The Six Million Dollar Man Bites the Dust in Karachi

American Consulate General | Late October 1977

Al’s Thai girlfriend Sue made Thai food for dinner that evening after work at the Clifton Apartments. Sue, quiet and pleasant, called the noodle dish Pad Thai. After I commented how delicious the noodles were she immediately asked me if I was single or married. Al laughed it off, commenting that Sue could arrange a meeting at the Thai Consulate here. He said they had some nice poo-yings (young Thai girls) working there.

<feature photo by amazon.com

Sue brought out a big bowl of fruit after dinner. It included mangos, bananas, a papaya, and red prickly lychees.

singha_beer_nrb_330ml
photo by onlinecashandcarry.com

Al brought out two large bottles of Thai Singha beer that he had gotten at the Thai Consulate here. After a few swigs he got more talkative than I’d seen him before. He told me a war story about his assignment at Sattahip, Thailand in the US Army during the Viet Nam War. His father, a career diplomat, helped bring Al aboard the Foreign Service. I sensed that he and his father hadn’t been that close, though. Thailand had been the highlight of his life.

During a lag in the conversation I said, “Al, what happened to my predecessor here?”

My cohort gathered his thoughts before he replied.

“Charlie and R.P.R. didn’t get along at all. Watch out about Bob. He’ll keep piling bullshit on you if you don’t resist. While Charlie was in Cairo he and Bob traded nasty messages. Charlie got pissed. He jumped on a plane and returned to Washington. Word was he took a taxi to SECSTATE and submitted his resignation.”

I said, “It was strange that no one back at OC/PE had ever mentioned Charles A. It was like the guy never existed.”

He shrugged as if the weight of my question was too heavy for his shoulders. “The whole affair with Charlie was… complicated.”

While I tried to digest Al’s enigmatic reply he added, “I wouldn’t bring it up around R.P.R. Charlie was a real sore spot with him.”

Although I suspected there was a lot more to the Charles A. matter and that Al must have had direct involvement I nodded a tacit agreement to drop the subject for now.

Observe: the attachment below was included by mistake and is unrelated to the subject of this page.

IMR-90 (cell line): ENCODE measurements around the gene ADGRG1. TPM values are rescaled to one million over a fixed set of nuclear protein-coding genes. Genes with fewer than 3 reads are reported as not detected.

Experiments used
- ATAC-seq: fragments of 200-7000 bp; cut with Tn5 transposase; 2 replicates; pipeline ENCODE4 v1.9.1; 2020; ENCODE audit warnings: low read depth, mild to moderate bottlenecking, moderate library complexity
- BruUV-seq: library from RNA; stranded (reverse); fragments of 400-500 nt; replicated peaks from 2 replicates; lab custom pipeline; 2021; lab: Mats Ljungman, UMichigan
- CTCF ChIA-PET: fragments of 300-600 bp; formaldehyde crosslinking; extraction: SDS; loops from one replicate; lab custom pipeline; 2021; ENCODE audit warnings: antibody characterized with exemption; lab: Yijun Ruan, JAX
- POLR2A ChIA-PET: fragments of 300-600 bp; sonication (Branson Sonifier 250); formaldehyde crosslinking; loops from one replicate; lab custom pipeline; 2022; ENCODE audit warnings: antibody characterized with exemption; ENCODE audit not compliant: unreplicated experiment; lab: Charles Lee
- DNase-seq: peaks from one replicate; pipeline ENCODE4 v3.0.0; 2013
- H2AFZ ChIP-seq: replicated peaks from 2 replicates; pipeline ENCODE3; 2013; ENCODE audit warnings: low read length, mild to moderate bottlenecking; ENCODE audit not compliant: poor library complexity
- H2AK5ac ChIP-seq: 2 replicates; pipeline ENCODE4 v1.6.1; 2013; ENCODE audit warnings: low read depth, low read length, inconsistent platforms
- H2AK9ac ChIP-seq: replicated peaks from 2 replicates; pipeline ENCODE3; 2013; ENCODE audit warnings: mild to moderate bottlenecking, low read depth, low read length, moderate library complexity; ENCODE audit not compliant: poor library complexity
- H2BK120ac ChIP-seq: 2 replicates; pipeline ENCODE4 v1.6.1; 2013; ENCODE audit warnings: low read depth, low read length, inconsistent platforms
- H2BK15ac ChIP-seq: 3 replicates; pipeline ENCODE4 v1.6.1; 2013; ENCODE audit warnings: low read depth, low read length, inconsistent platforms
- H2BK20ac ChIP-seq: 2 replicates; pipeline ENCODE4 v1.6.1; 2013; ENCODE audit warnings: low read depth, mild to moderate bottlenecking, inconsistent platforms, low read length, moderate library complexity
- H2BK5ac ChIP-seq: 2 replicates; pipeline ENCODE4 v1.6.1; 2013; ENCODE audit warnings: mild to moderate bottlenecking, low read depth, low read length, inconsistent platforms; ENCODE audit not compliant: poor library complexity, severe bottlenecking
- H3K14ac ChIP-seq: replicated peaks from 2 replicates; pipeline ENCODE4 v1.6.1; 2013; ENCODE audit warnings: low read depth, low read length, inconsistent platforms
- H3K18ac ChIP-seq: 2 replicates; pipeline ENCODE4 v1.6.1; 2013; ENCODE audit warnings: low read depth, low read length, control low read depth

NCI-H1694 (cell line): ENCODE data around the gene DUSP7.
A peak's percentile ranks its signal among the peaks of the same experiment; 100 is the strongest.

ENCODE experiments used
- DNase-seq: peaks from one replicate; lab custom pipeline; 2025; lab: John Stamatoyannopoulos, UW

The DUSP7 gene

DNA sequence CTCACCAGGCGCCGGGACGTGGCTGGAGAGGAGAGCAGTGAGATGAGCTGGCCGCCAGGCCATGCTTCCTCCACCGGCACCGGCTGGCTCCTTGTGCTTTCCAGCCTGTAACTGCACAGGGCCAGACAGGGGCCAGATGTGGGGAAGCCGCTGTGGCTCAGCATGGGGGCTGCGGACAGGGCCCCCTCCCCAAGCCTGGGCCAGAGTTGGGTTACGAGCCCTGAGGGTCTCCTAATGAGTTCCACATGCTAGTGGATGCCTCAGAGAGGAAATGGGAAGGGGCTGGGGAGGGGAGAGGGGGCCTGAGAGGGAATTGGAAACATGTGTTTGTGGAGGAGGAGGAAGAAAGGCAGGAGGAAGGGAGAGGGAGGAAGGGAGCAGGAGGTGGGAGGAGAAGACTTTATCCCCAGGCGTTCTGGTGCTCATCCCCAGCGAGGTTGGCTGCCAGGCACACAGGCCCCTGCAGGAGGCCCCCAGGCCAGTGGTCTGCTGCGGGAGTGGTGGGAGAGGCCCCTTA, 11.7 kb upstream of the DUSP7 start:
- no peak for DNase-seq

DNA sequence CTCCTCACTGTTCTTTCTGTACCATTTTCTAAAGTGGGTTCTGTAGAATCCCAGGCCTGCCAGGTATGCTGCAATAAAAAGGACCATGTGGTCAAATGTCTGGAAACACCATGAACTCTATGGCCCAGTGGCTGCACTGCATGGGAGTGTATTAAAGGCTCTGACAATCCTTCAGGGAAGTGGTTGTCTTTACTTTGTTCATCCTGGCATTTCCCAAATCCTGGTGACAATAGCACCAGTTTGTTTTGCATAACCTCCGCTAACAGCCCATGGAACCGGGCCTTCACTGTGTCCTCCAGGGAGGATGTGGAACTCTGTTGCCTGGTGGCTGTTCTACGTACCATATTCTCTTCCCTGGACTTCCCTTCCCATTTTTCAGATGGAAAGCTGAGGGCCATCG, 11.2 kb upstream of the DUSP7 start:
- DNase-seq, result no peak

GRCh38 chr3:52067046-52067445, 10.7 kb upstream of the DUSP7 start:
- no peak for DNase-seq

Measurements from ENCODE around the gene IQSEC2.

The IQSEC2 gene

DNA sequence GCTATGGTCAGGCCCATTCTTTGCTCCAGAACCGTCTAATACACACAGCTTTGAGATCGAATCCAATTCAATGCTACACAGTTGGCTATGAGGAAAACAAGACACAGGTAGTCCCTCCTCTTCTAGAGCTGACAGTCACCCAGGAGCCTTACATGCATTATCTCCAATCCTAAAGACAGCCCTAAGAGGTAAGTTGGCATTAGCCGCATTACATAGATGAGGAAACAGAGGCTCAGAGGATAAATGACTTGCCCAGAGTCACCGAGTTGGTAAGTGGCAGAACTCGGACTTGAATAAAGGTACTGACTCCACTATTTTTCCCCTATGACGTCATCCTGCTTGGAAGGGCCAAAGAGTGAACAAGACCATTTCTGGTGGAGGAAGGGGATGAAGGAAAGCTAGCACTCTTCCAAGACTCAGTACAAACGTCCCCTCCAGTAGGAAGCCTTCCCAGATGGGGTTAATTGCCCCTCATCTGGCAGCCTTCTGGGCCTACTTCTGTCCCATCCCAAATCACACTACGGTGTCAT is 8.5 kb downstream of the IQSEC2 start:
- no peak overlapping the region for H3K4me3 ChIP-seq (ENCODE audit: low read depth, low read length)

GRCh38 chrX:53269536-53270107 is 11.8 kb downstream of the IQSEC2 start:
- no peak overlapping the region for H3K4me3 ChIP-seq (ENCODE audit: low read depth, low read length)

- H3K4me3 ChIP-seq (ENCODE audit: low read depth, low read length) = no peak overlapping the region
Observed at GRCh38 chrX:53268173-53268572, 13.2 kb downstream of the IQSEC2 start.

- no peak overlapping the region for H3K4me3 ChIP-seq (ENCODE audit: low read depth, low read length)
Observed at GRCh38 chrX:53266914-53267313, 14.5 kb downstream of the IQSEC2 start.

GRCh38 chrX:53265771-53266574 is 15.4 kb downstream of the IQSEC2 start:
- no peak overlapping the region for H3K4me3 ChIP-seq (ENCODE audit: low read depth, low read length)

TV-rabbit ears
photo by hausadictionary.com

The Six Million Dollar Man

We watched an old episode of The Six Million Dollar Man on Pakistani TV. The reception through an antenna sitting on the cabinet next to the TV was poor. Al got up continually to adjust the “rabbit ears.” It was basic radio tuning.

In “The Moon and the Desert” episode, hero Colonel Steve Austin is “damaged goods” when his government test plane crashes in the desert. To save his life, the government rebuilds the scientific wonder with spare bionic parts. Depressed and having difficulty adjusting to his new “parts” Steve is given an assignment in the Middle East.

Al opened another Singha beer. My cohort joked that Steve’s assignment was in Karachi. We voiced over some of the Six Million Dollar Man’s lines. Al added Bob’s “phony French accent” to Steve Austin’s superior, Oscar Goldman. Goldman (Al) complained that Steve’s new bionic parts were “WAY OVER BUDGET.”

Sue sat on a comfortable chair and smiled along with our shenanigans. I had the feeling she missed her family back home in Thailand.

In our version of “The Moon and the Desert” episode General Zia al-Huq had single-handedly sliced off Steve’s artificial hand with a Khyber saber in combat. I said, “We can rebuild him; we have the technology,” repeating Oscar Goldman’s statement.

Al and I couldn’t control our laughter.

Sue cringed.

After The Six Million Dollar Man ended I said good night and stumbled up the two flights of stairs. I found my apartment was empty—Basheer had left. The quiet haunted me. I considered that to be alone would be one of the worst fates in life. For some reason this made me think of Charles A. Al said Charlie stayed in this apartment. Perhaps he had stuffed some secret documents behind a bookcase.

What was Charlie doing now? Did he get a job with the CIA?

Before I fell asleep I decided that Norm Bates’ 60/40 Hypothesis was too simple. Our job was more than just 60% technical and 40% miscellaneous Foreign Service bullshit. I would create a formula and input values, giving weight to important variables such as loneliness…

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